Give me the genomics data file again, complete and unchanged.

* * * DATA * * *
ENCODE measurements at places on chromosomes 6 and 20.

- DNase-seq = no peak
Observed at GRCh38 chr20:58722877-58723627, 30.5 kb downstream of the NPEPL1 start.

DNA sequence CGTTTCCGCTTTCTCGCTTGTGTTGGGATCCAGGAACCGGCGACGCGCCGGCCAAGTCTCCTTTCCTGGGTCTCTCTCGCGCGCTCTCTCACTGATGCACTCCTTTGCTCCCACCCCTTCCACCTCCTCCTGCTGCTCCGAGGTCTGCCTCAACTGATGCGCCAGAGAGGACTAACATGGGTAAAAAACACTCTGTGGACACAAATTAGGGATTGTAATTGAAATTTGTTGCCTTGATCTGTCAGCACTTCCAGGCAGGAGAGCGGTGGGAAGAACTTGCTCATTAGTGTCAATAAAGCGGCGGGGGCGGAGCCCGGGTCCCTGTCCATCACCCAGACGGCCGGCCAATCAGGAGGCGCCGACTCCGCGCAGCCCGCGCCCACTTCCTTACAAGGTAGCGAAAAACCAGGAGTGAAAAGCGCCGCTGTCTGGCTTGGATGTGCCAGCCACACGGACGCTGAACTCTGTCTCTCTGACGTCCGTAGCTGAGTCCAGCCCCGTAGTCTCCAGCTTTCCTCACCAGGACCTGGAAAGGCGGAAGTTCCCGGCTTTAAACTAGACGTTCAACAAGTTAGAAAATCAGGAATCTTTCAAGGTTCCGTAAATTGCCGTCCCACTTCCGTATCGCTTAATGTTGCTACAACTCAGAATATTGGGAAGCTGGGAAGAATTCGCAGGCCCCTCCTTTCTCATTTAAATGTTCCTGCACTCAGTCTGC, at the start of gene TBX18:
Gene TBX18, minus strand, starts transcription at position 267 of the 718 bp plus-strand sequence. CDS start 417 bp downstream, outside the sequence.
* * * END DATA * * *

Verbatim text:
ENCODE measurements at places on chromosomes 6 and 20.

- DNase-seq = no peak
Observed at GRCh38 chr20:58722877-58723627, 30.5 kb downstream of the NPEPL1 start.

DNA sequence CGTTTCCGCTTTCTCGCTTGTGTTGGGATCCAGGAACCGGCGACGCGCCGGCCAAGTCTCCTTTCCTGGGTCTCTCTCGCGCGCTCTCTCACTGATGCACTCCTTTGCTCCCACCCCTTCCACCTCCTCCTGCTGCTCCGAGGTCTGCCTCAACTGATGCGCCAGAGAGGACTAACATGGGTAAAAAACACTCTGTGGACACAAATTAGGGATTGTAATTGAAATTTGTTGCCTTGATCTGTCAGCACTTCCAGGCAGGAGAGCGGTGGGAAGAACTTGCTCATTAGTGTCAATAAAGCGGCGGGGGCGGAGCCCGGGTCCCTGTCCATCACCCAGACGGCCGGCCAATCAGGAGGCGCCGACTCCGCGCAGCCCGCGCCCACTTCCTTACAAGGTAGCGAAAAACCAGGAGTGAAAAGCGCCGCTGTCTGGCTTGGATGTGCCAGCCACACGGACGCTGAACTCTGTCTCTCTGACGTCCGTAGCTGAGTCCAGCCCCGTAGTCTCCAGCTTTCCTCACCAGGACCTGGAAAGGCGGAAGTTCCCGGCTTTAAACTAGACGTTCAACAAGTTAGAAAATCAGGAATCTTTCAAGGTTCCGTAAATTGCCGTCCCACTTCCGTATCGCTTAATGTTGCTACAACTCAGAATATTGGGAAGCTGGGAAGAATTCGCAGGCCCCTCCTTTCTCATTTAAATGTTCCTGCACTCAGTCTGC, at the start of gene TBX18:
Gene TBX18, minus strand, starts transcription at position 267 of the 718 bp plus-strand sequence. CDS start 417 bp downstream, outside the sequence.